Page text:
So, what do you think about the following, given that you have belief structure that assumes God created everything and saved your soul:

    Which of the following is the question we should answer:
  • 1. What should I do with my money?
  • 2. What should I do with God's money?
  • 3. What does God want me to do with His money?

  • Obviously, we were told, it is 3, but "sadly" we all act like it is 2. Sounds good, right? Yes, but it's about as true as my horoscope.

    Granted, God is in control of everything and everything is His. However, the reason we ask question 2 instead of 3 is not because we feel like we'd do a better job than God, but because we do not have a "prime directive" of what we are supposed to do with God's money. Thus, we ask: What should I do with it? Let us not become confused.

    At the end of the meeting I asked what I should do if I felt like I knew what I was supposed to be doing, but that it didn't make any money. I was told that if I had talent, passion, and God's purpose behind me it would make money. When I challenged this idea, I was told that perhaps it "wasn't time yet" and God was still working on me before He'd pour out the floodgates of Heaven.


    Perhaps not. How would we know? It's a fortune cookie statement. I could make it true, or I could reject it like the half-butted comment that it is. There's not truth in that statement, just what truth I impart to it. Since I'm hardly the standard for what is true, let's not trust me.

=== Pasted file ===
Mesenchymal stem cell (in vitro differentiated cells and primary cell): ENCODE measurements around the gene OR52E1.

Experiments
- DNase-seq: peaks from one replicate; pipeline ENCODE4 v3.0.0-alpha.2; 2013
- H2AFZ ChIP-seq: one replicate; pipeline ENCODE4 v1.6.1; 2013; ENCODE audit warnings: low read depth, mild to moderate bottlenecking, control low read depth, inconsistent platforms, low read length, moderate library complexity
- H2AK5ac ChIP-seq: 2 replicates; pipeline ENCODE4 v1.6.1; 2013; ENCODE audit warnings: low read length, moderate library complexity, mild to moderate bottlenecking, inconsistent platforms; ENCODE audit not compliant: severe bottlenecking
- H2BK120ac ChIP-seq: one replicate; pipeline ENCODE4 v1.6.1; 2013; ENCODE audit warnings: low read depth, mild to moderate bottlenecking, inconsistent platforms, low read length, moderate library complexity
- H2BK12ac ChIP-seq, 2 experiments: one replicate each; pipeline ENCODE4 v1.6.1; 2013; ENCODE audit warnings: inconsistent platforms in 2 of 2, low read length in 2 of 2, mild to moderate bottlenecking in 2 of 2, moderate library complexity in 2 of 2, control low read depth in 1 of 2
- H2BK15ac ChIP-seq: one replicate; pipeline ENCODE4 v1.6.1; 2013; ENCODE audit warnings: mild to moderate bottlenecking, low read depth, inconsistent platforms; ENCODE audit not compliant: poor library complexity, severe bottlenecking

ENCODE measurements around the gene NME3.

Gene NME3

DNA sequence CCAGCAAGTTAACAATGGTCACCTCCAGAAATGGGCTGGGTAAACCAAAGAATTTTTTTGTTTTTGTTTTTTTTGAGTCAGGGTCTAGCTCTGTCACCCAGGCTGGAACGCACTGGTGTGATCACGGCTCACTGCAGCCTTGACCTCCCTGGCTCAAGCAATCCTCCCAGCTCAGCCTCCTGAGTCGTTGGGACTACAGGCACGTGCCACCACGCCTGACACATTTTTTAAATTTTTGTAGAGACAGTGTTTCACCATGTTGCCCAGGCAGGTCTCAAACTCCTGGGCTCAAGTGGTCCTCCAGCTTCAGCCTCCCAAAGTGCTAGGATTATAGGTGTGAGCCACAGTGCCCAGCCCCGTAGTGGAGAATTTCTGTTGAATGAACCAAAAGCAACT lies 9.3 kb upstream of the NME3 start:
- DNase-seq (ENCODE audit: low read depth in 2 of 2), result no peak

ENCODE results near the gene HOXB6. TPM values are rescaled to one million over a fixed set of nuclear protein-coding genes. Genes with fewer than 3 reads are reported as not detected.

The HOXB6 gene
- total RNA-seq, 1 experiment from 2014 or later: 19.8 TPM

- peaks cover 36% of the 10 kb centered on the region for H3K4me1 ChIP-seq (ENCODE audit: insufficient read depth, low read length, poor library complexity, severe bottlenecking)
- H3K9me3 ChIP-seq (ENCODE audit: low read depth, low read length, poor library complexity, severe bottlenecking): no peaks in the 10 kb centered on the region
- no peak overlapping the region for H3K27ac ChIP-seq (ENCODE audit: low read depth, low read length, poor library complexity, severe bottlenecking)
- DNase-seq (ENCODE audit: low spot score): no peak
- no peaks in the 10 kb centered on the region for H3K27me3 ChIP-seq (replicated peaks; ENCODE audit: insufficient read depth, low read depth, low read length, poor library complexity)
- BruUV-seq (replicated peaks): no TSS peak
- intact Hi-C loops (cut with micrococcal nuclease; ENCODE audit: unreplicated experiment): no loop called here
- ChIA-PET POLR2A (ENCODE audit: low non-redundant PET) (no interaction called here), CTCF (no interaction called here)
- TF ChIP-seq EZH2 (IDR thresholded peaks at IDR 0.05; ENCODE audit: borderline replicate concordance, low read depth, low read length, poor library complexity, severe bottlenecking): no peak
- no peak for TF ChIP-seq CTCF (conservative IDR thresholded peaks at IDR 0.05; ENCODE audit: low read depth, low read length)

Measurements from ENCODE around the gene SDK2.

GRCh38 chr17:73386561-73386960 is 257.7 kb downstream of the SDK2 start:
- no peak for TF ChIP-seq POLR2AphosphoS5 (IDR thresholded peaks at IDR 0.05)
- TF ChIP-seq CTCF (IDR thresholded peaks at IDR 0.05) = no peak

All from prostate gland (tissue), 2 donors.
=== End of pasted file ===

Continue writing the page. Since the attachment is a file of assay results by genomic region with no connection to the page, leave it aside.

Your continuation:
How many good things, with talent, passion, and God's purpose behind them struggle? Many. Most? I'm not sure, but it certainly isn't only a handful. Too many ministries are constantly scraping by and calling for more funds for the advice I was given to be true.

    Which leads to the last untruth: God has blessed our family with much wealth because He looked into our lives and saw that we could do great things for His Kingdom.

    It's true as long as you only look at the self-serving bits. Do my parents do great things for God's Kingdom? Definitely. Did God give them their wealth that has allowed them to do this? Certainly. Does that mean that God gives money (and remember that He owns everything, so has everything to give) to certain individuals because He saw what a great impact that could have on people if He did? No. There are far too many rich jerks in the world for that to be "the reason" God blesses some people with wealth.

    The world isn't as simple as we'd like it to be. Does that mean I'm against reading my fortune cookies? No. But it does mean that when I read them I smile because the wisdom therein is imputed from me.

    Well, I've got to go shower quickly because I'll be a little late for work.

    ~Luke Holzmann